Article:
Sunday, December 11, 2011
Hinckley case reveals what a sham "treatment" for "mental illness" sometimes is (and how intrusive it can be)
The Washington Post front page today has a story by Del Quentin Wilber which questions just how much we view “mental illness” as such (“nothing to be ashamed of” as they said in the 60s) or a way out of a legal trap.
The story is “Hinckley: Man on the mend, or a danger?” in print, and online “’Flawed’ but improving, but a danger?”, link here.
The story details the psychiatric, court and Secret Service supervision of John W. Hinckley, Jr., now 56, on his “passes” to the “outside” world, visits to his mother, now 86, in Williamsburg, VA. (For me, there is a bit of irony in that city, but that’s another matter.)
The story mentions his “narcissistic personality disorder” and, yes, he is treated with meds, but the therapy is intrusive beyond imagination. The story relates his telling his therapist about the movies “Captain America” and “Rise of the Planet of the Apes” when actually he “skipped” them when driven to the mall and went to bookstores, where supposedly he looked at books on presidents. Well, maybe he didn’t. The story also talks about his “inappropriate” attempts at socializing with women, which may be understandable for someone living life on a tether.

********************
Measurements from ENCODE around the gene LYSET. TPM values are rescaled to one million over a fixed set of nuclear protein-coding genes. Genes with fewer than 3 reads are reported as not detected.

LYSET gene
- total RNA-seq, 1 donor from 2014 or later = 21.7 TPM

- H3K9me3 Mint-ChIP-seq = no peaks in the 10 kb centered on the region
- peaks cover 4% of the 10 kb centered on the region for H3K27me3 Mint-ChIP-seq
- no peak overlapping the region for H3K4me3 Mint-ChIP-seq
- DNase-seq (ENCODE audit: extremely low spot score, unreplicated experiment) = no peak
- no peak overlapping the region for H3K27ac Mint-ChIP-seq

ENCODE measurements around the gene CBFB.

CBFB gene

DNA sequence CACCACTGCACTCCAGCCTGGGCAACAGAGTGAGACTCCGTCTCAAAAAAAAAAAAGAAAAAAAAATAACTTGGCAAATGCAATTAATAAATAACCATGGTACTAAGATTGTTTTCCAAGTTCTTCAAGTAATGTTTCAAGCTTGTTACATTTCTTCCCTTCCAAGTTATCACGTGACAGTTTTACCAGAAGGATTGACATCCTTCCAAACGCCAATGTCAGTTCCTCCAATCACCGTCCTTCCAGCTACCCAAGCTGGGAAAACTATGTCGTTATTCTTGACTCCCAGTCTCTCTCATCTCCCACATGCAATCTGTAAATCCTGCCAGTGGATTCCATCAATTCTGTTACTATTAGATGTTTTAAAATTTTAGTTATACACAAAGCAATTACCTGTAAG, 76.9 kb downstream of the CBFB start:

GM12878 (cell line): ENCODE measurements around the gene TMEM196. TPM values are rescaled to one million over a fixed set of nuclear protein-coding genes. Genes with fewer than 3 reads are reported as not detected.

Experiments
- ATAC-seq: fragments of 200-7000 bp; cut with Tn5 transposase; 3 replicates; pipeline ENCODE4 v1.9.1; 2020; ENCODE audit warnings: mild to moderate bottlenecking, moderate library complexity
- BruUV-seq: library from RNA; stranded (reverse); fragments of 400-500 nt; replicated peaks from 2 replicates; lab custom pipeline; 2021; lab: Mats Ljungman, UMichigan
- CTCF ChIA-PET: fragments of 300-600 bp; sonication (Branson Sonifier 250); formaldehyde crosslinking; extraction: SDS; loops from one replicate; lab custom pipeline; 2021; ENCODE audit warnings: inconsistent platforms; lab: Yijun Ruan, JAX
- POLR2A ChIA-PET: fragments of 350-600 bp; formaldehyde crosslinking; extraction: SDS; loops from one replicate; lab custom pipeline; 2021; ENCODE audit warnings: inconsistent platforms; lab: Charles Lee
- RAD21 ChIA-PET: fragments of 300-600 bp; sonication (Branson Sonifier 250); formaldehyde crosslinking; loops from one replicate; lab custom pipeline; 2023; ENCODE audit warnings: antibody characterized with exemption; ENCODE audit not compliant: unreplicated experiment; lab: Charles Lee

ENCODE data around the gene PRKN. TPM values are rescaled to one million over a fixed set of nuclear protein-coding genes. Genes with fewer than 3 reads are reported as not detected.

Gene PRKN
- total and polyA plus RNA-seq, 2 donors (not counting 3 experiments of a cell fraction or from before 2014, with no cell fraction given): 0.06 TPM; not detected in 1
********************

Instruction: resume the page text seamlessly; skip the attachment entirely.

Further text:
Back in the 1980s, a forensic clinical psychologist whom I had befriended in Dallas just said, “insanity is a legal term. He is crazy, and he is guilty.”
I also remember, back in 1980, a sense of relief in the Dallas gay community when we learned that the “object of his affections” had indeed been female.
Here's a Time editorial from March 24, 2011. It's titled "Freedom is too good for Hinckley".